Three young Asian women playing with makeup.

The about makes itself most apparent in social media, where posting a selfie can also mean making oneself vulnerable to prejudice and judgment. On the other hand, social media isn’t so bad because it’s also through these platforms that communities challenge these very standards where they were born.

Beauty standards are shifting to become more realistic and inclusive thanks to the growing presence of underrepresented women and the communities that rally behind them. Through these hashtags, women are not just encouraged but to celebrate their uniqueness.


#HonorMyCurves started as a personal Instagram account of a woman named Honorine. She just wanted a platform to show her acceptance of her own — now it’s a global hashtag with 1,579,731 posts and counting. Under the hashtag, you’ll find photos of different women flaunting their natural, unedited bodies. Give it a browse, and you might find yourself overflowing with self-love. 


#EffYourBeautyStandards also started as an account by Tess Holiday in 2013. Now with 433k followers, the account helped build a community where women can speak freely as well as live freely in their own skin. The hashtag has 4,821,688 entries from women who are just tired of the pressure to look a certain way and want to in the .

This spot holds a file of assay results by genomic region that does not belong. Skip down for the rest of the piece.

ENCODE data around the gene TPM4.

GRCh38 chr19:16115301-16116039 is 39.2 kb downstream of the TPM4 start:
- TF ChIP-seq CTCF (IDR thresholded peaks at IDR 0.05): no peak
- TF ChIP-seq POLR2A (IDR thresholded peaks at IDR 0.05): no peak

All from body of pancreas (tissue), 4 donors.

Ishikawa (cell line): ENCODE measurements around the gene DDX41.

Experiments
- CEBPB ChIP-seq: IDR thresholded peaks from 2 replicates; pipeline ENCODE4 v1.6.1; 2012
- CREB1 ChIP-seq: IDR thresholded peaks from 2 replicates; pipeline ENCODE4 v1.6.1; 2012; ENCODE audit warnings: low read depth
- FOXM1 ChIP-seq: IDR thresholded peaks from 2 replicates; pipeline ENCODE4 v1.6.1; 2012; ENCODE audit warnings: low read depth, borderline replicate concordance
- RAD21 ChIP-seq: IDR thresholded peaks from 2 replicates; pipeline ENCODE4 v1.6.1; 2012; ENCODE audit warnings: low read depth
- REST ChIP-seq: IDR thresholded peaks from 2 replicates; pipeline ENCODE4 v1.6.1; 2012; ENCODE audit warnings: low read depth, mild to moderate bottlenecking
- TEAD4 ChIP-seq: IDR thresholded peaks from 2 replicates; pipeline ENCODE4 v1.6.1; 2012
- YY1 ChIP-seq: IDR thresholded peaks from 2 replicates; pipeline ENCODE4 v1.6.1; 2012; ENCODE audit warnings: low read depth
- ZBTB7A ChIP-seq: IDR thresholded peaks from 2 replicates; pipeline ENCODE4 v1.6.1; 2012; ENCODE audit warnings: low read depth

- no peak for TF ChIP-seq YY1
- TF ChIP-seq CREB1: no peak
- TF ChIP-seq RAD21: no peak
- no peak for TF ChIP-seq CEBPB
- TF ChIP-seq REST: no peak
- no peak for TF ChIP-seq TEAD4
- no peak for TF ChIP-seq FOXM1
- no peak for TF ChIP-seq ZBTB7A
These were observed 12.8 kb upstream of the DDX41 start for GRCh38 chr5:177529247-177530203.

This powerful hashtag has 147,051 and counting from women who have been told by society that their skin is no good, and they’re just not having any of it. The posts are a mix of selfies of individuals showing their natural, unfiltered skin, quotes, and .


According to a report called “Beauty in Twitter” conducted by Sprinklr Modern Research, people have taken to Twitter to showcase their natural beauty looks using the hashtags #naturalbeauty and #naturalhair. The research cites that the conversation on natural beauty topics increased by 20% in the first half of 2020. Meanwhile, on Instagram, the hashtag has 19,416,056 posts.


#YesToPositiveBeauty is an ongoing Unilever campaign that eliminates the word “normal” from all their beauty and personal care brands. This is to challenge narrow beauty ideals and advocate for a more inclusive vision of beauty. According to the brand’s research, seeing the word “normal” on beauty products makes people feel excluded. In fact, seven in 10 people out of 10,000 claim that the word harms them.

On top of this, the campaign also advocates against digitally altering a person’s shape, size, proportion, and skin color in their advertising. Acknowledging that removing the word “normal” alone won’t solve the problem, but the brand believes it is an important step forward in ending discrimination in the beauty industry.

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If you’re all too familiar with the ugly truth behind beauty standards, check out these hashtags and know that you’re not alone.